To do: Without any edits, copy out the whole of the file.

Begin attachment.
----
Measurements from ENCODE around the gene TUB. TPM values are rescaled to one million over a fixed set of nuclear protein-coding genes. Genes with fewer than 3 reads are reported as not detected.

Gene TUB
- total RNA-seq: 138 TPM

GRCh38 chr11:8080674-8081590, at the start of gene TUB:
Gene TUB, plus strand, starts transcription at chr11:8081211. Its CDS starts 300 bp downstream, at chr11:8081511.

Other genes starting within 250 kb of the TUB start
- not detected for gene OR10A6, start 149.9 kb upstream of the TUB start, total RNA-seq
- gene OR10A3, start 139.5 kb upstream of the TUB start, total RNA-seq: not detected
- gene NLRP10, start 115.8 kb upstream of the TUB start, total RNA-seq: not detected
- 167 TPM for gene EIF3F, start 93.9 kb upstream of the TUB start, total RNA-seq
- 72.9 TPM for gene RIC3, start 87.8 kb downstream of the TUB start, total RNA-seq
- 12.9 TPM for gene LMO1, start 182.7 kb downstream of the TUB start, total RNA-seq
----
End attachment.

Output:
Measurements from ENCODE around the gene TUB. TPM values are rescaled to one million over a fixed set of nuclear protein-coding genes. Genes with fewer than 3 reads are reported as not detected.

Gene TUB
- total RNA-seq: 138 TPM

GRCh38 chr11:8080674-8081590, at the start of gene TUB:
Gene TUB, plus strand, starts transcription at chr11:8081211. Its CDS starts 300 bp downstream, at chr11:8081511.

Other genes starting within 250 kb of the TUB start
- not detected for gene OR10A6, start 149.9 kb upstream of the TUB start, total RNA-seq
- gene OR10A3, start 139.5 kb upstream of the TUB start, total RNA-seq: not detected
- gene NLRP10, start 115.8 kb upstream of the TUB start, total RNA-seq: not detected
- 167 TPM for gene EIF3F, start 93.9 kb upstream of the TUB start, total RNA-seq
- 72.9 TPM for gene RIC3, start 87.8 kb downstream of the TUB start, total RNA-seq
- 12.9 TPM for gene LMO1, start 182.7 kb downstream of the TUB start, total RNA-seq